In the case of media professionals, even well-intentioned journalists are often betrayed by a relentless focus on playing to a conventional wisdom that depicts American audiences as shallow, myopic, selfish individuals with short attention spans and an appetite for the sensational. Unfortunately, the more the media adjusts itself to that audience, the more they perpetuate and validate that description. By not challenging Americans to look beyond the sensational and superficial, the media fails in its most important obligation in a self-governing democratic republic.

In Dr. Dean's case, he seems to have run into a convergence of all of these elements. It is always advantageous for a candidate to ensure that his or her strongest opponents are eliminated early in the process. Both Democratic and Republican political strategists spend a lot of time in the "down points" of election cycles examining potential opponents and looking for ways to keep them from becoming substantial threats. Dr. Dean posed a formidable challenge to Mr. Bush's re-election from the moment it became clear that he had activated a novel and apparently effective strategy of unknown potency to raise funds and get his message across. The earlier he was eliminated, the better. So of course they were working hard to vilify him even before the nomination process was complete.

To some extent, even Dr. Dean's supporters provided an unintentional liability - the deep, unsatisfied hunger for someone to express the rage that many Democratic voters have felt since Mr. Bush was awarded the Presidency in 2000 made Dr. Dean's forceful and outspoken utterances a positive focus for many. His many restrained, reasonably-stated positions did not always receive the same attention, even from his supporters. And if many of his supporters expressed delight that he was finally saying what they were feeling about Mr. Bush's administration, it was that much easier for his campaign to be painted as the angry and emotional wing of the Democratic Party.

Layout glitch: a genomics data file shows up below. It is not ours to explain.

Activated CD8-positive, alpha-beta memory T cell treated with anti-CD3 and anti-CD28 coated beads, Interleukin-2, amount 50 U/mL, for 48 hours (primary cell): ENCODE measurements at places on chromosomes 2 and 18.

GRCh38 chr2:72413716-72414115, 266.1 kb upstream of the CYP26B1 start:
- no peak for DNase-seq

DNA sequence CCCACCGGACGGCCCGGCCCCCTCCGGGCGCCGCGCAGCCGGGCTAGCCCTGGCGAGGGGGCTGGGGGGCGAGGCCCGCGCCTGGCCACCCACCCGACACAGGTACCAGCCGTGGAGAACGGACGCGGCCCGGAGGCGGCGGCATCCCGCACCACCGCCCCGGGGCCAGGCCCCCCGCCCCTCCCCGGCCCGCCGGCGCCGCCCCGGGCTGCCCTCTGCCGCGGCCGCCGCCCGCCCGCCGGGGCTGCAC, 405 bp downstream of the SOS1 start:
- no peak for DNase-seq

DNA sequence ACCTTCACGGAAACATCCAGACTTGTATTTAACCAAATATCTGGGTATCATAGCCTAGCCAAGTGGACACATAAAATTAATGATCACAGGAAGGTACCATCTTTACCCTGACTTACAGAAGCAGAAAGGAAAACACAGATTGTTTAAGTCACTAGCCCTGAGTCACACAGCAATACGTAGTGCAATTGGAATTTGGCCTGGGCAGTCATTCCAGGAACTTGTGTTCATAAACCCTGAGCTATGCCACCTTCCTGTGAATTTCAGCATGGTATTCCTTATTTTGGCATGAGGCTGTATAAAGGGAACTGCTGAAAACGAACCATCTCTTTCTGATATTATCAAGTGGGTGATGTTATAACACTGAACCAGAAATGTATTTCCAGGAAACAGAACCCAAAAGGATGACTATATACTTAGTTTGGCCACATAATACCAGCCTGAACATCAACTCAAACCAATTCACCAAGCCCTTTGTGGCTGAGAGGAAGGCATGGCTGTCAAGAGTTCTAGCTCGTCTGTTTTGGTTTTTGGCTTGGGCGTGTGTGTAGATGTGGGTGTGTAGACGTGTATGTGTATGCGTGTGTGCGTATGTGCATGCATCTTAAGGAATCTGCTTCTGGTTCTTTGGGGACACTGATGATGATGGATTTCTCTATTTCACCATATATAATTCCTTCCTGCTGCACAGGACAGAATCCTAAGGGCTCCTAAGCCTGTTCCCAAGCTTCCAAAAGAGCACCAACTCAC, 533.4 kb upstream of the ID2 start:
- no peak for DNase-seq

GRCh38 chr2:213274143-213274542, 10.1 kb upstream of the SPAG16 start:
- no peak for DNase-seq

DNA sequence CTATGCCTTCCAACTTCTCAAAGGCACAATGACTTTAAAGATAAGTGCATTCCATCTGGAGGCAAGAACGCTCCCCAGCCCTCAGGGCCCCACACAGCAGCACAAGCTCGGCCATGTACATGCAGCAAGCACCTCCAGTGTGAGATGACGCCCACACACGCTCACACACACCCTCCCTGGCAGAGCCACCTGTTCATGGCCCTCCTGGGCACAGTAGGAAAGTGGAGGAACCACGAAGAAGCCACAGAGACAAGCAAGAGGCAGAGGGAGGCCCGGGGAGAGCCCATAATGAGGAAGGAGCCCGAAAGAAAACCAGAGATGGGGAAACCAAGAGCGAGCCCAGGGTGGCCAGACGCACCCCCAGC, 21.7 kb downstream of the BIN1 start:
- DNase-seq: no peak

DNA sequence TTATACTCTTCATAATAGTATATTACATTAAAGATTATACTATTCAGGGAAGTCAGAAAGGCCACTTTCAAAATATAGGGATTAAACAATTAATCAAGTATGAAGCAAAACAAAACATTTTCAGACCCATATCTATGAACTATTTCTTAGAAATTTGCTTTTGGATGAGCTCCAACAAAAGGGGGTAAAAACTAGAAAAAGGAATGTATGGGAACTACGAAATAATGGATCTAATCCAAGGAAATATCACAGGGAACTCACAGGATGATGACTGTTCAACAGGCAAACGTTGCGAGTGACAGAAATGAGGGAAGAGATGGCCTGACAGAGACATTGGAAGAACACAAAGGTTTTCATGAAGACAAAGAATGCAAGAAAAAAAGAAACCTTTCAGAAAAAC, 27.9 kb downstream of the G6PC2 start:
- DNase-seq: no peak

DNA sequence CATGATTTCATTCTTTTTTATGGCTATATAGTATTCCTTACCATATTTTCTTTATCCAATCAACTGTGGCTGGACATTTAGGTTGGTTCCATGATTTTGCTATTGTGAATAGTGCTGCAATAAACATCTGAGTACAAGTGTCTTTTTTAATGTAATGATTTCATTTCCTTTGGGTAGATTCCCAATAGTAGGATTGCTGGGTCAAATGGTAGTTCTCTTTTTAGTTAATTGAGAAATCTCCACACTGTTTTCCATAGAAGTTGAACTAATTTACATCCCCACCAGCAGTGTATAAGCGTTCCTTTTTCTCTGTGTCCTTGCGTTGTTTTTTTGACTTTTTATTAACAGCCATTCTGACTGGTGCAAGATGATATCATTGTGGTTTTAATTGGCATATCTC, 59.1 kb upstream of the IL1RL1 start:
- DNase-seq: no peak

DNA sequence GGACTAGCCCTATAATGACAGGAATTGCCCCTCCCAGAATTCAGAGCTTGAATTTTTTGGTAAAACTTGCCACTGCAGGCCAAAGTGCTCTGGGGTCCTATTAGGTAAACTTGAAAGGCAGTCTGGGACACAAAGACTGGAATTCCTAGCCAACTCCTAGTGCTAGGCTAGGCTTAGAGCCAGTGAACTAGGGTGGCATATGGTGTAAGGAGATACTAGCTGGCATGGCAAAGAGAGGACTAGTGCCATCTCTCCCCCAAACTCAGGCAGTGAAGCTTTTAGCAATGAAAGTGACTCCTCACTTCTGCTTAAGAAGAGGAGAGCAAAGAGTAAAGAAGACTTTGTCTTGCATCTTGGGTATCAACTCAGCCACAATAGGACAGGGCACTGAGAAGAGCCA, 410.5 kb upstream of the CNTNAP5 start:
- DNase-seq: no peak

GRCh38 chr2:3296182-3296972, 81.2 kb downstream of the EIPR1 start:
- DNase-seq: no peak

Finally, never underestimate the cost/benefit analysis in the media business. Covering six or seven candidates costs six or seven times as much as covering one candidate. Consciously or unconsciously, the media drives relentlessly to narrowing the choice so that they can focus their resources strategically and minimize their costs. How far they can push a Party to "anoint" one candidate, without actually seeming to endorse or express a bias of their own, is a constant experiment in newsrooms and boardrooms throughout the media industry. Dr. Dean was a casualty of three things: Mr. Rove's determined efforts to eliminate a strong opponent; the media's relentless drive to narrow the field, and the pervasive perception that the American information consumer is interested only in the most sensational and superficial stories.

Until we restore the Fairness Doctrine and hold the media accountable for its role in our democratic republic, I don't see much changing, unless Americans wake up to the resources right under their noses, and start using them! I'm sorry I couldn't be more comforting, Colin, but thanks for asking Auntie Pinko anyway!